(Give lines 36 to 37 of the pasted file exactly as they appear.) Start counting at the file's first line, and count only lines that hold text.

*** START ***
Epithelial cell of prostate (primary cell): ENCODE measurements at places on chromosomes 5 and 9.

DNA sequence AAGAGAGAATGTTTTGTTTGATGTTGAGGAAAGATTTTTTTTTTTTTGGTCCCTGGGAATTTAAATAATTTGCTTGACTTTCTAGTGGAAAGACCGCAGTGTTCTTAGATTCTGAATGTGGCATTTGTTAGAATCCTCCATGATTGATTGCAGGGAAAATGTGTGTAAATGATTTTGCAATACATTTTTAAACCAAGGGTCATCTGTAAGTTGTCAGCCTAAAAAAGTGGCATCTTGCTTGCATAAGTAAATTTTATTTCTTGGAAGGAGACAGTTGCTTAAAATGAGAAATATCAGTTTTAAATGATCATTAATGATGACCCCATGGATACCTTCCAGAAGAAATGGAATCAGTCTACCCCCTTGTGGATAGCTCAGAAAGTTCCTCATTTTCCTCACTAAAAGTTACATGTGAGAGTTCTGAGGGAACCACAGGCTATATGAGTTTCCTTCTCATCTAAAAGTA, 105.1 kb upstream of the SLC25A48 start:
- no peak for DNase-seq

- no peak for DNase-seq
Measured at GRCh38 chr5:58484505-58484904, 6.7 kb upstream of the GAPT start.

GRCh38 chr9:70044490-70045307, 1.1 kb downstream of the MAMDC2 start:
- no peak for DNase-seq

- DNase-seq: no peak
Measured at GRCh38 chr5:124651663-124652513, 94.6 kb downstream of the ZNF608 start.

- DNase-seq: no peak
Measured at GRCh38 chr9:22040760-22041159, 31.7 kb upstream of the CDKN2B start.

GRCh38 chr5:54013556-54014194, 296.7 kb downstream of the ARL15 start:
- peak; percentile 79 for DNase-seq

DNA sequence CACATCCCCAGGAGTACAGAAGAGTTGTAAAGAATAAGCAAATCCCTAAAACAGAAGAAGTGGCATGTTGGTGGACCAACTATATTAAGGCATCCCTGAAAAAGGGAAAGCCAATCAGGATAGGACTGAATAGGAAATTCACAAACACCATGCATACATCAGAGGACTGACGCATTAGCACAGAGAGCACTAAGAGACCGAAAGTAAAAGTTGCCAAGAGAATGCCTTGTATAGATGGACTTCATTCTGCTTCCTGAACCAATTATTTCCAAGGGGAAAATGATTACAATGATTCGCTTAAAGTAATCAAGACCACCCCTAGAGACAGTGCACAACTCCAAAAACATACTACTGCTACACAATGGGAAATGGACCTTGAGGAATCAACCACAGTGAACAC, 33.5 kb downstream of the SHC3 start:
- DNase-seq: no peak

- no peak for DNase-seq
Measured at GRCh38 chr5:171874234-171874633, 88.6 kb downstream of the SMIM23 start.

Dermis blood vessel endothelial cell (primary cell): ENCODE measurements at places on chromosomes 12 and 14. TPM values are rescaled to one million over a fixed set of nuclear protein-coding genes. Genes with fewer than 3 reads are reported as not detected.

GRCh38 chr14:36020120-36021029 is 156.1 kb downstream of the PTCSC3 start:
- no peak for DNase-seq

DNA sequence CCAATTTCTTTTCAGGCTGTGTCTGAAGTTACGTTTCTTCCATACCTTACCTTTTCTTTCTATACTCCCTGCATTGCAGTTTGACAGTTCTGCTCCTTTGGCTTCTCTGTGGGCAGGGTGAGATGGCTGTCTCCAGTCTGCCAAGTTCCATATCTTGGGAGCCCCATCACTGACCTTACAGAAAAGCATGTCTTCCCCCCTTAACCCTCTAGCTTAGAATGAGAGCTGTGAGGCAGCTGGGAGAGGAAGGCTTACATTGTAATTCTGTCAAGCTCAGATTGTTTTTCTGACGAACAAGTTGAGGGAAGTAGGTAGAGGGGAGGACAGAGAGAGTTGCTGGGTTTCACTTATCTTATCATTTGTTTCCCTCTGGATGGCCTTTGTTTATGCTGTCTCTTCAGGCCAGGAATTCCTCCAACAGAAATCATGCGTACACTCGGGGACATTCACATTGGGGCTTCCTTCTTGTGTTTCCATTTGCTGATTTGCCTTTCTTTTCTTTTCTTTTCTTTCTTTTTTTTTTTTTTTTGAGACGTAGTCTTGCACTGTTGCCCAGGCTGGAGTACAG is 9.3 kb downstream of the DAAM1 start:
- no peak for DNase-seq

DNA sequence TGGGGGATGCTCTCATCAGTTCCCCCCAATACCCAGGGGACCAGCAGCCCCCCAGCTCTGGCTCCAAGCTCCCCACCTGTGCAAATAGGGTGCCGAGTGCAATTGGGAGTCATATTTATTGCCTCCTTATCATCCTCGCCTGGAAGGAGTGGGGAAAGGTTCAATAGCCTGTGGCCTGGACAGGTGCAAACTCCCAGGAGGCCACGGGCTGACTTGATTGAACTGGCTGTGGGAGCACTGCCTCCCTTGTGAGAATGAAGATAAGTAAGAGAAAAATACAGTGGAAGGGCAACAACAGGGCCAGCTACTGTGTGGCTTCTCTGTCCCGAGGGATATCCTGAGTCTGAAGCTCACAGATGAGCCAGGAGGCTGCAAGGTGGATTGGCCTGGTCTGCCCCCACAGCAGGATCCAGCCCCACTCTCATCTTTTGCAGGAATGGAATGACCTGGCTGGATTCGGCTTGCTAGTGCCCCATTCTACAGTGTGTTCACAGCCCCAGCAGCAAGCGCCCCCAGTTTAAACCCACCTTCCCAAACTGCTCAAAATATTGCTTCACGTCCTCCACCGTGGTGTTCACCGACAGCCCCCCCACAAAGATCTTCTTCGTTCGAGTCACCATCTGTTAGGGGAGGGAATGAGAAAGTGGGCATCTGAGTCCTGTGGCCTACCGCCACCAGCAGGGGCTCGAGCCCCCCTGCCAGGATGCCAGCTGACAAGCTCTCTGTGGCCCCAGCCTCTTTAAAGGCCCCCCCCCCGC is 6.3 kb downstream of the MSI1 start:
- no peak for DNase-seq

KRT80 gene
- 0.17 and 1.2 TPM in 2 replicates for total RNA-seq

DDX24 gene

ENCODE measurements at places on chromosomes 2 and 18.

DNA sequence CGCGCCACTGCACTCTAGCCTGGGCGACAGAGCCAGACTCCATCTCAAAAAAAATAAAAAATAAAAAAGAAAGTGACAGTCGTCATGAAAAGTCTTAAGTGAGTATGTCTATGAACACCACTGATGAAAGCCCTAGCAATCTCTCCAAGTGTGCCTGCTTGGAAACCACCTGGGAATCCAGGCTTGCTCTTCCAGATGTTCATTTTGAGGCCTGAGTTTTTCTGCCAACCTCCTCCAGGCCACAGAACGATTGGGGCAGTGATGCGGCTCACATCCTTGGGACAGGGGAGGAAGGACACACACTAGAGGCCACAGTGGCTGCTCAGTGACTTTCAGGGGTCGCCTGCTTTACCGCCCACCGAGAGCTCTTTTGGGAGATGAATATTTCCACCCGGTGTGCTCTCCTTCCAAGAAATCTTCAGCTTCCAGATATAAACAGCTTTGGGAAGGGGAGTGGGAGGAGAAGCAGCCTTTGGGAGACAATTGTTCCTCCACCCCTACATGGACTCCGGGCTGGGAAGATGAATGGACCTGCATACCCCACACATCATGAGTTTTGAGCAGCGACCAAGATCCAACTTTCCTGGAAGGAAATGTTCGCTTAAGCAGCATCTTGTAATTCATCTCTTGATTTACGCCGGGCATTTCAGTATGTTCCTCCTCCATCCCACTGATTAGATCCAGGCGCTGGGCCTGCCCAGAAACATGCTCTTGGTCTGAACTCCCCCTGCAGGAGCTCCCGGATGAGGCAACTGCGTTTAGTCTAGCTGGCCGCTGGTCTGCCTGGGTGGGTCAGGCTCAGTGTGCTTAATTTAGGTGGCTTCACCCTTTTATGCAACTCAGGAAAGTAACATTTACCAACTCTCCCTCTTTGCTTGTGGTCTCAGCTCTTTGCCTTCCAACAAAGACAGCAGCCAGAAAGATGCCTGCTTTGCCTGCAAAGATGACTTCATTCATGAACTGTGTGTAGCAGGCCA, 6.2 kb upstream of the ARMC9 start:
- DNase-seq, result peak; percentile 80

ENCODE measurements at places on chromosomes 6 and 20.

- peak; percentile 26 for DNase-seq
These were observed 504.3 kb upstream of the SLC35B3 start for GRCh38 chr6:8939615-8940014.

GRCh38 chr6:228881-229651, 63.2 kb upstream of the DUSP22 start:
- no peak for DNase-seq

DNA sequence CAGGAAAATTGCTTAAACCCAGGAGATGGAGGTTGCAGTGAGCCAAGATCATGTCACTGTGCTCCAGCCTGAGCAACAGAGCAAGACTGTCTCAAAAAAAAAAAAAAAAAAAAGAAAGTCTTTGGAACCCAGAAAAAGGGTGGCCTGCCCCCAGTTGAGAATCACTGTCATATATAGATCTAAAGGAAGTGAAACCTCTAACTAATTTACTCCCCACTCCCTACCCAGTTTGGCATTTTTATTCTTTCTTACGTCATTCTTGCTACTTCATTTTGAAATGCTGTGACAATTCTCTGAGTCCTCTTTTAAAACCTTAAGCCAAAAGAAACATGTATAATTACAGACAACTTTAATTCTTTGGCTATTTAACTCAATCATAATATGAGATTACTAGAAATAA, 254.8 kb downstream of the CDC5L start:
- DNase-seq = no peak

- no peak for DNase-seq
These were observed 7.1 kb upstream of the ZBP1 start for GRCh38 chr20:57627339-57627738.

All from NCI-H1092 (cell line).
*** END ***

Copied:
DNA sequence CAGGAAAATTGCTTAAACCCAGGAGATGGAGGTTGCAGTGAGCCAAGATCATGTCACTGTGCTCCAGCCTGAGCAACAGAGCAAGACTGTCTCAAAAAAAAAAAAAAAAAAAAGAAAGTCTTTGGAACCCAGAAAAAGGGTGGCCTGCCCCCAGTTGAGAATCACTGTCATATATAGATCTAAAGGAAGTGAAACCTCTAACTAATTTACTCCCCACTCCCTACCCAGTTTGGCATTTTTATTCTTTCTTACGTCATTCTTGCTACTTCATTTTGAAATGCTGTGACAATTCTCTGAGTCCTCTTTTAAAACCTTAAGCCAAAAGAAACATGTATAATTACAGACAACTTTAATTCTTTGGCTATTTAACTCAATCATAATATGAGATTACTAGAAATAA, 254.8 kb downstream of the CDC5L start:
- DNase-seq = no peak